Home design comes in many forms and stages. One such stage is from the ground up. In many ways at this stage, you are in the unique position to establish your personality, your needs, your design imprint on a property at the moment of conception!
But, even if you are in this position, there are pitfalls to get around, and sins to avoid comitting, particularly since the ones you make during a project of this scale tend to be the kinds that are hardest to correct (or be forced to ignore!) later on.
To speak in greater detail on this, guest writer Christine Cooney is here with a list 7 transgressions to lead yourself away from when it comes to a home design you can be happy with for the long term.
Even though we’re on the apparent tail-end of a particularly painful recession, many of us have managed to survive with our homes intact. Some of us are even blessed enough to be in a position to buy a new home or build our own homes. This is an exciting time for real estate. With the unfortunate ushering in of the micro-age of foreclosure, many people are positively positioned to get a home when they may not have been able to before.
With this new form of empowerment however, comes great responsibility. There should be great care taken when designing your home and allocating floor and room space. House plans and floor plans are at the very center of what will make your home functional, stylish and comfortable. Here are Seven Style Sins that are often committed that suck the space, joy and role of your home. We hope they’ll help you create a space that’s both livable and practical to your needs!
1. Insufficient Research before breaking ground
One of the most common and equally, the most unfortunate sins of home design is not doing enough research. This research is not limited just to the design per se, but to everything the home will encompass. People often get very excited and fuel their design based on a hodge podge of fantasies that may not meld. Also, insufficient research on your contractors and building material can leave you very disappointed and can cost you more.
2. Not designing your home with your family in mind
This sin may seem like a no-brainer but it happens so frequently that it bears being mentioned. While we may want something extremely modern or conversely, something more quaint and antique, we have to consider the occupants. If your home is just going to be a showroom, then by all means, design as such, but once your family is going to grow within its walls, you have to make style and space considerations with them in mind.
3. Choosing poor external finishes
Chances are the external finish of your house is not something you will want to tend to ever again after it is decided upon. Some people go with just flat non-textured concrete that will have to be treated and painted sometimes as often as annually. Other people enjoy textured finishes that include stone facades which basically will just require a power washing should it go mossy.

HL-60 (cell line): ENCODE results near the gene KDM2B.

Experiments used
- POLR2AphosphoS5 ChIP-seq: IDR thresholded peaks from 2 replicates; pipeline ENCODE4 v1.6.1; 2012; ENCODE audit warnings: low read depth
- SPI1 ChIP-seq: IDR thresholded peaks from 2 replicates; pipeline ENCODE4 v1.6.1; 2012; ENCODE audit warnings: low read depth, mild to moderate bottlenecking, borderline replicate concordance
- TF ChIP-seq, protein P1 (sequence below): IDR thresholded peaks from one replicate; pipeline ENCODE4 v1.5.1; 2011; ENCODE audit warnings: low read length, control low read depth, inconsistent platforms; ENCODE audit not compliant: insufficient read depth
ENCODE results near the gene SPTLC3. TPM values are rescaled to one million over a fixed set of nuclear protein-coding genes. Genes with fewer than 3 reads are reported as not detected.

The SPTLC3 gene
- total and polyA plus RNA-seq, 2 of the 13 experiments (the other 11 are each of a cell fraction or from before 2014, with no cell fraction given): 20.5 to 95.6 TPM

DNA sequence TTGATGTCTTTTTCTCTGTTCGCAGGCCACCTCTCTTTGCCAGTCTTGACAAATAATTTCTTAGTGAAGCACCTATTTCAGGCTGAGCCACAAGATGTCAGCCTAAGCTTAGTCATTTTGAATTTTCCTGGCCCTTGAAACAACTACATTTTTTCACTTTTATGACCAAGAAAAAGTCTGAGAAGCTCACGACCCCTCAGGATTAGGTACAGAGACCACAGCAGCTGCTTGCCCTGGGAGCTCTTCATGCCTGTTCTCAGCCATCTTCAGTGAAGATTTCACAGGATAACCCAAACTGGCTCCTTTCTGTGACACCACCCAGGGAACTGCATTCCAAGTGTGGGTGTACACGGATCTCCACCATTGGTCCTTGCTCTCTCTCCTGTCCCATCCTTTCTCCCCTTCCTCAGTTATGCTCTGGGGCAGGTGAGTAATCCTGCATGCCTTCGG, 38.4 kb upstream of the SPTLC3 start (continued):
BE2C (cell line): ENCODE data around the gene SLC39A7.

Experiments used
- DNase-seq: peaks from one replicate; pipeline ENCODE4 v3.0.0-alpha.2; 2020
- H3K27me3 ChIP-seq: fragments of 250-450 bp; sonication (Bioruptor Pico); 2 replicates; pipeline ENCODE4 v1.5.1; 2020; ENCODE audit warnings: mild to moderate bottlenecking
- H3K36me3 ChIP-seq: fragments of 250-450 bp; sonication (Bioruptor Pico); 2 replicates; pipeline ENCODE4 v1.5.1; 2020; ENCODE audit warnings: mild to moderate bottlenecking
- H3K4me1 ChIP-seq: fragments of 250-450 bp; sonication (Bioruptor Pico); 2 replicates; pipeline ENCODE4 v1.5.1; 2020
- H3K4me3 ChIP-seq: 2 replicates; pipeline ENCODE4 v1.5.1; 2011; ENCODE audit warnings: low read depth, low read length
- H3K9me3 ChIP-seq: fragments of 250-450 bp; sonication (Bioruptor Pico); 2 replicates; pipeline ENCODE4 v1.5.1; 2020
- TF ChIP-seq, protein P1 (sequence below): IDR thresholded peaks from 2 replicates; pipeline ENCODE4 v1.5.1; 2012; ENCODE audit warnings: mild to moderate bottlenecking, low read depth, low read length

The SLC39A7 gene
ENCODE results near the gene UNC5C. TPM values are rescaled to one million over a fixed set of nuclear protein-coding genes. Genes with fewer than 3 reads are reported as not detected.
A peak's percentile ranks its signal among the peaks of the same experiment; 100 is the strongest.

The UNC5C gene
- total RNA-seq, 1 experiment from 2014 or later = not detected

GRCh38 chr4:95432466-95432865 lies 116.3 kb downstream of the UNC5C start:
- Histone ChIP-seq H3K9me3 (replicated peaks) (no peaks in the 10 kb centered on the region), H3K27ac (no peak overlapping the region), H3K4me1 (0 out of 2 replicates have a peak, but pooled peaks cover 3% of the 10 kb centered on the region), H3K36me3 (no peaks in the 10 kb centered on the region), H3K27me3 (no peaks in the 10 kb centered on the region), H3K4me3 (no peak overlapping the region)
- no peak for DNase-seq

4. Not giving your kitchen sufficient thought
Whether or not you personally cook often, the kitchen is so important to the home and it needs to be sufficiently accommodated. You don’t have to space it like a commercial kitchen, but there must be enough space for your appliances as well as sufficient ventilation for what is traditionally a very hot, very aromatic room in the house.
5. Cutting back on material costs
Designing your home is the first step which is followed by the actual building. Understand that this is an expensive undertaking that you can find great deals on and savings. However, there are certain things that you really should not skimp on when it comes to cost as it directly affects quality. Woodwork, insulation and plumbing are just examples of things that you should not try to go bargain hunting on.
6. Wasting spaces
When designing your home and designating floor plans, it is easy to let your mind get lost in the space at a blueprint level. This is when you need to be your most practical. Cater for the rooms you need and make sure they are comfortably and spaciously appointed. Choose lines of symmetry that make the most of your space and don’t leave you with unusable nooks and wasted blank crevices.
7. Designing a home for the furniture you have in mind
Unfortunately this is a sentiment that has to be highlighted. We go into home furnishing stores in the formative stages of home design and see things we really like and really connect with. Then we try to design our homes around the furniture we see and like. This is very unpractical. Times change, things get damaged and you have to make allowances for this. Design your home with a solid concept of the pieces you’d like to place it in but be realistic to the fact that in a couple years, you might want to change them and will need the space and core style to do so.